On the philosophical relevance of the miracle argument
Sobre a relevância filosófica do argumento do milagre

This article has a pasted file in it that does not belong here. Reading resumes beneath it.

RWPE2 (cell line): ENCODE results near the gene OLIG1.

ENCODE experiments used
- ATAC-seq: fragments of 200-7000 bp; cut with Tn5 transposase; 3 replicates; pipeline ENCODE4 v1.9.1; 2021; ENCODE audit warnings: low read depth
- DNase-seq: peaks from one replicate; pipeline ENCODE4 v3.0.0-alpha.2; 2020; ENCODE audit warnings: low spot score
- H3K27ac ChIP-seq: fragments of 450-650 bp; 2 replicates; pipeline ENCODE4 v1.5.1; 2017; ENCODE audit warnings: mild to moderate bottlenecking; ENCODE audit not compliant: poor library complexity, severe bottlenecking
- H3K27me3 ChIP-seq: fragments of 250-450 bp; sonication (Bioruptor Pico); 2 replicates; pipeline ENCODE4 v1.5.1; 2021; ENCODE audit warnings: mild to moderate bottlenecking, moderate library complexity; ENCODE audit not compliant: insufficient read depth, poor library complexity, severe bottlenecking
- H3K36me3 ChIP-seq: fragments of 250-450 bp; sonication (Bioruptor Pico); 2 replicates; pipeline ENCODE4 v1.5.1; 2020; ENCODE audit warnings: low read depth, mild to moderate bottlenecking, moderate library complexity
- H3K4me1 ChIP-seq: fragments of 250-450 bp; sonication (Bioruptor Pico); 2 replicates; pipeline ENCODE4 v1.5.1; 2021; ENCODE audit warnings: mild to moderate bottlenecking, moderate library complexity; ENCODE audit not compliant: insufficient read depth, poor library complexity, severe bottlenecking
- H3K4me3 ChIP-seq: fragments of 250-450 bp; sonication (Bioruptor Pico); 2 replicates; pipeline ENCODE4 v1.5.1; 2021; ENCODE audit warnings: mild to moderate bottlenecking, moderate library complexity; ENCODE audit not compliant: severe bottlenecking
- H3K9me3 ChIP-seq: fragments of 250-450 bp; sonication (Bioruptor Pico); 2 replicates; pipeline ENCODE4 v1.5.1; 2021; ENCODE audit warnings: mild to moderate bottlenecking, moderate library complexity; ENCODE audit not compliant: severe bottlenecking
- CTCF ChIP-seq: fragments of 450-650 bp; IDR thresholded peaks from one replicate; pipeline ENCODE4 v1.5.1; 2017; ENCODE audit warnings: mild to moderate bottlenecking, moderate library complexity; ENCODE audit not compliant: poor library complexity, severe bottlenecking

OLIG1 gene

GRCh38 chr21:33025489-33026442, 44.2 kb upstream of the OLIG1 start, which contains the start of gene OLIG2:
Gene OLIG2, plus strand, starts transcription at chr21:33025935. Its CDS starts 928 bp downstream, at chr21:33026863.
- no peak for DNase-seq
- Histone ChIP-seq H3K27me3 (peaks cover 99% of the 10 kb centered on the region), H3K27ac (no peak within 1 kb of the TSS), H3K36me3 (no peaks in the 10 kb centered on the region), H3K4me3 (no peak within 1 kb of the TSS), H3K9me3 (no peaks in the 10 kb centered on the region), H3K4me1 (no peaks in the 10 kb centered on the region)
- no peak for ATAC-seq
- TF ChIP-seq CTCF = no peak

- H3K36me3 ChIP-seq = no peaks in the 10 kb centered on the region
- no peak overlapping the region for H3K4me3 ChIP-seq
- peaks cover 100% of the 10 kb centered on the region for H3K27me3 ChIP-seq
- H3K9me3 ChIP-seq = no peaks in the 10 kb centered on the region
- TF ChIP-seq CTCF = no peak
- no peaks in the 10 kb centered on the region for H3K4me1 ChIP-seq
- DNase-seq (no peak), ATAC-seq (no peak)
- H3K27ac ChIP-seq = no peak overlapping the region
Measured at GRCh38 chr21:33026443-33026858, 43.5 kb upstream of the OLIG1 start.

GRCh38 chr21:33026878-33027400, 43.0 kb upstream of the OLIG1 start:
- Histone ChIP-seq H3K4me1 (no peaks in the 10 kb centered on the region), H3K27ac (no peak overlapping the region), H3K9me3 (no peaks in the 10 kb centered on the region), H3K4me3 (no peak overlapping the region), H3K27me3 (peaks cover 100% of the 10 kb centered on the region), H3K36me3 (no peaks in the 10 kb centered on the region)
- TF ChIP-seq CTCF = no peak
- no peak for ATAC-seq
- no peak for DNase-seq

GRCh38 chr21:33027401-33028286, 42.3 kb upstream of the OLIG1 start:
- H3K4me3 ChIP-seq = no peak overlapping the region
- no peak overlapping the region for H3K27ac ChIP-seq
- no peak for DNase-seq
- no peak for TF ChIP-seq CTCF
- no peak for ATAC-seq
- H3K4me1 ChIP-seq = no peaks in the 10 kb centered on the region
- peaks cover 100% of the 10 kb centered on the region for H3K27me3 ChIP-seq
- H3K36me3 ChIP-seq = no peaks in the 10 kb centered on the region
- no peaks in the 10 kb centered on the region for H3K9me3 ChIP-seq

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In this article, we argue in favor of a sophisticated version of scientific realism, based on an analysis of what we consider to be the strategic element of its defense: the “miracle argument”. Scientific realism is the perspective applicable to our best scientific theories; that is, it applies to entities, processes, and relationships, etc., whether observable or unobservable, which are indispensable for explaining the empirical success of theories, and it applies particularly to those components of the theories that are crucial to achieving new and successful forecasts. The miracle argument is a type of abduction or inference to the best explanation, and is expressed in the famous formulation of Putnam (1975, p. 73): “[Scientific] realism is the only philosophy that doesn’t make the success of the science a miracle.” We analyze and refute two important modes of antirealist argument: pessimistic induction and vicious circularity of inference to the best explanation. We believe that we are justified in defending the basic intuition of scientific realism, supported by a strengthened version of the miracle argument, together with the attributes of predictive novelty and theoretical fecundity. From this perspective, science succeeds in explaining and predicting phenomena, including new phenomena, because its best theories (mature, non-ad hoc, empirically and instrumentally successful, providing new and fertile predictions, etc.) are (partially or approximately) true, and the unobservable entities postulated by these theories actually exist. We conclude that the miracle argument continues to be basic and strategic in the defense of scientific realism.